McGuire’s Memorial Day Mailbag

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You may not be receiving any mail from the United States Postal Service today, but that does not mean there is not any mail to sort through today. With it being Memorial Day (be sure to read John’s touching post from this morning, it’s an annual tradition here at CFT) and a slow news day on the college football front, I decided to field questions on Twitter and throw them into a mailbag post. We do not typically do these around here at College Football Talk, but like I said, it is a slow day and not much else is going on. So humor me, will you?

Let’s get right to it.

Always an excellent question, and it could go one of a few different ways. Do you pick a power conference team struggling to meet expectations, or go with a non-power program in need of a quick change. Last year’s first coaching change took place at SMU when June Jones stepped aside on September 8. Kansas let go of Charlie Weis later that same month. I am going to stick in the Big Ten and suggest Illinois head coach Tim Beckman has a very small margin for error at this point. Despite managing to get the Illini into a postseason bowl game last fall, the offseason stories regarding his treatment of players is not a good look, and Beckman does not win enough to get away with that kind of attention. If things do not go well, Illinois could be staring at a 1-3 record before Big Ten play, with Nebraska and Iowa on deck before a bye week. That seems like a good time to make a change if needed.

Excellent question, especially since I have been going through with some schedule commentary this weekend. The Michigan State-Oregon game is one of the top draws on the non-conference schedule, and for good reason. It will be given the primetime treatment with two of Lee Corso‘s favorite mascots, Sparty and the Oregon Duck. I guess the biggest question is what exactly should be the expectations for Oregon this year? Do they take a step back in the early going in the post-Marcus Mariota era? Two games in for a new starting quarterback on the road at Michigan State feels like a bad spot, even for an experienced transfer like Vernon Adams.

So where does this one in particular rank among other non-conference clashes? I would say it is a lock for top five, and a very strong candidate for the top three. I would probably give Alabama-Wisconsin but Michigan State-Oregon is right in that conversation. I also throw Louisville-Auburn in the conversation.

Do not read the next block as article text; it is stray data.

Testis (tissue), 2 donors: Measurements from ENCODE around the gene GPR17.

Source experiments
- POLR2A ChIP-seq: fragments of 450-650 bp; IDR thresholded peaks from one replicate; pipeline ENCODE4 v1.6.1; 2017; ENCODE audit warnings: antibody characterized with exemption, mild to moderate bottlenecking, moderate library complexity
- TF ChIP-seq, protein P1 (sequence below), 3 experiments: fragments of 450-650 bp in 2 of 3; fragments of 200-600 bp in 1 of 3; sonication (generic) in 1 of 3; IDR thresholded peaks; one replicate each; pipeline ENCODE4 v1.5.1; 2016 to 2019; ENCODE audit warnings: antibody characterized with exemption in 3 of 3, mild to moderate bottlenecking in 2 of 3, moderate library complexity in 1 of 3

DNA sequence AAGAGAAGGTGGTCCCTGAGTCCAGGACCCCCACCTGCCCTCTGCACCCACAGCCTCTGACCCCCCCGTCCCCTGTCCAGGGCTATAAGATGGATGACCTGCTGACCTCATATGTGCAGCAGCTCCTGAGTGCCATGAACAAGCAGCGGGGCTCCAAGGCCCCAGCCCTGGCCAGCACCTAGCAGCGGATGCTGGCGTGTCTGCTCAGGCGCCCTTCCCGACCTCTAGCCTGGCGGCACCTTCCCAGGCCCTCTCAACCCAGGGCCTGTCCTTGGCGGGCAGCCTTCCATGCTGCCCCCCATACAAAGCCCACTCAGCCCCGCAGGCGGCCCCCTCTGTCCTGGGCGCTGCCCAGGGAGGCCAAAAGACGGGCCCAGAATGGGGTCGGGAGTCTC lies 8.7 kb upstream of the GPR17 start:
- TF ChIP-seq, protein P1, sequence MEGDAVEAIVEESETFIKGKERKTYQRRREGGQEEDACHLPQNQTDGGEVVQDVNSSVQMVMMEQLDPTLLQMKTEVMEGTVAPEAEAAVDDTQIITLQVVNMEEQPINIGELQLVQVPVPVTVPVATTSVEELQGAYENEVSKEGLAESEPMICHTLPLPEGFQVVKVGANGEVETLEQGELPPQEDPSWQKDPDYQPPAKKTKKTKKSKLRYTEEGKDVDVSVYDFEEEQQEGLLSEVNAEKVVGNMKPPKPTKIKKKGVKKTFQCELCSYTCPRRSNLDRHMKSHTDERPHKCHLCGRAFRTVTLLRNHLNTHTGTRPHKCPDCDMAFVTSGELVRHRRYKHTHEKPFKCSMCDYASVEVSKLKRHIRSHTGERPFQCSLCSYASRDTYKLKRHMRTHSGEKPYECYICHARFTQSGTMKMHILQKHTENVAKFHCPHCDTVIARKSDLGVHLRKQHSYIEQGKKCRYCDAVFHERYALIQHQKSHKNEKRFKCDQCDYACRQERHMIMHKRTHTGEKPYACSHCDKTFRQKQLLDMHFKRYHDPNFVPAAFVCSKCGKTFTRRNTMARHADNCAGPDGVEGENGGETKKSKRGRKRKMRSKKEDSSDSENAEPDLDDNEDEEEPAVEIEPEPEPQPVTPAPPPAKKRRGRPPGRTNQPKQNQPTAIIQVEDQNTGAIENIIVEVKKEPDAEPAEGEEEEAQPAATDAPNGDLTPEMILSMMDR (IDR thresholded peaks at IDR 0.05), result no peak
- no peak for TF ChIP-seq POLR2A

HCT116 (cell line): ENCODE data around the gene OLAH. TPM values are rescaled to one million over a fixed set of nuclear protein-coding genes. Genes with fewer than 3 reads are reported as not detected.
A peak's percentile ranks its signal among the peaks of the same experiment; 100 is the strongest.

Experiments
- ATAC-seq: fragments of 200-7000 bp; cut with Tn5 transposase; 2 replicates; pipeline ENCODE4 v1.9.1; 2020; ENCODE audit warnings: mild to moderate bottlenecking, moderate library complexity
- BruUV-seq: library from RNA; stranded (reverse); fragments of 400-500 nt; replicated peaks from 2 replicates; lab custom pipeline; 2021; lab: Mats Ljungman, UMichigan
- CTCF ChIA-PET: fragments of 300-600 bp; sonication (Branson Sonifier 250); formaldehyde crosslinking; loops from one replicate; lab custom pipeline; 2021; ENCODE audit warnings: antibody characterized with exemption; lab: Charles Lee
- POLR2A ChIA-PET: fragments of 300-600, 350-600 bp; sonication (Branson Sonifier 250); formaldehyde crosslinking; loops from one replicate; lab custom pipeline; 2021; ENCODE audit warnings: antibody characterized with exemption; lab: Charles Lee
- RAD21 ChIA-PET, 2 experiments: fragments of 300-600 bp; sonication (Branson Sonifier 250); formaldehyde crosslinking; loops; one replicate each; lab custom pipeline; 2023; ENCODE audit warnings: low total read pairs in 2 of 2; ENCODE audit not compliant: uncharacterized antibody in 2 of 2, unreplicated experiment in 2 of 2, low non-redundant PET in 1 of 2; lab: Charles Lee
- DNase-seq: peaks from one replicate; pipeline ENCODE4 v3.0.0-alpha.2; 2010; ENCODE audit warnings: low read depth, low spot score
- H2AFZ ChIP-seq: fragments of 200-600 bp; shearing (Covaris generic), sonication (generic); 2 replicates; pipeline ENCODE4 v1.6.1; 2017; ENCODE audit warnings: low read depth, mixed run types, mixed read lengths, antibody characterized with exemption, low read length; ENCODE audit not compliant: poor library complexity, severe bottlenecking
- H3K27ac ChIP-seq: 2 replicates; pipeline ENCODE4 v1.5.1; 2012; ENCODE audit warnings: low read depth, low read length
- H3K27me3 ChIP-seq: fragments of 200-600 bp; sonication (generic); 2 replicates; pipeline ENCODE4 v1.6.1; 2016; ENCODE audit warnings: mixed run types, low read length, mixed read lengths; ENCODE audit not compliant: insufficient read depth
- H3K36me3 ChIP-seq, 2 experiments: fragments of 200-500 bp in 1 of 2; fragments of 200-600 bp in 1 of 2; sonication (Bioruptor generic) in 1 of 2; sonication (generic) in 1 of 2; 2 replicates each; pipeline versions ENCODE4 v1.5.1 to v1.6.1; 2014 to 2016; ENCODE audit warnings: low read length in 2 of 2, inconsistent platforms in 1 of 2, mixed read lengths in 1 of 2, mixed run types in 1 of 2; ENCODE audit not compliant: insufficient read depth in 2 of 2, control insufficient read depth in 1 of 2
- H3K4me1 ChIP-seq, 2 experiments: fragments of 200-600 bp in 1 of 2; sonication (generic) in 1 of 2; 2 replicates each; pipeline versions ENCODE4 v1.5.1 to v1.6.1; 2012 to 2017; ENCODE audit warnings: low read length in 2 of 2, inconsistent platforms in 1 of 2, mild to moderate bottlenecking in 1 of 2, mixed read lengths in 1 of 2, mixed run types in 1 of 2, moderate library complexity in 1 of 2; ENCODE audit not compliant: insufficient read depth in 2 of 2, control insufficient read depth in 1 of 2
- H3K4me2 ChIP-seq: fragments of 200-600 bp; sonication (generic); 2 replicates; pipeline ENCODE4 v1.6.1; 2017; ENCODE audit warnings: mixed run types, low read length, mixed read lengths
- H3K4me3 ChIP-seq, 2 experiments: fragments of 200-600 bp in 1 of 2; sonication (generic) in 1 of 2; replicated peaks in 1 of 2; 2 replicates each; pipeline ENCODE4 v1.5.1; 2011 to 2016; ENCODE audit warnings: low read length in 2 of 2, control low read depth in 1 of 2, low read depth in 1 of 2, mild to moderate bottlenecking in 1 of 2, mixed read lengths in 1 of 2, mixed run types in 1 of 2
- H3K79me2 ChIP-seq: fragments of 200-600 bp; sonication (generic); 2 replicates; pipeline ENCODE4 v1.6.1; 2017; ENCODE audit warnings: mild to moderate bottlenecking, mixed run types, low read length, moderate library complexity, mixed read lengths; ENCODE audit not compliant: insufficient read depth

Aside from Navy joining the American Athletic Conference and Charlotte officially joining Conference USA in football this summer (July 1 is the official realignment day), we are going through another year with only minor ripples on the realignment Richter scale. This is a good thing, as it seems the monumental changes on the realignment phase seems to have settled in. The only thing left to wonder is when it could potentially happen again. Much to the chagrin of programs like BYU, UCF and Cincinnati, I honestly don’t see anything happening in the near future. The Big 12 appears to be content with 10 members, and the need to expand is non-existent in the Pac-12, Big Ten, SEC and ACC at this stage. Perhaps the only thing that could change things is if there ever comes a time when Notre Dame decides to abandon independence, at which point the Big Ten, ACC and maybe even the Big 12 would be making sales pitches. And I don’t think that’s going to happen either. I have said before though I can envision a scenario in which BYU returns to the Mountain West Conference.

It is certainly not going to hurt, although we also should not expect Pitt to turn into a second coming of some of the top Michigan State defenses we have seen in recent seasons under Pat Narduzzi. I like what Narduzzi is doing with the Panthers but there are still some things that will be unknown until we see how he coaches the team as a head coach. Pitt was eighth in the ACC in total defense last season and tied for last in total takeaways. Look for that to be a big focus for Narduzzi. The Spartans led the Big Ten in takeaways last season with 34 and tied for the most takeaways in the conference the previous season too.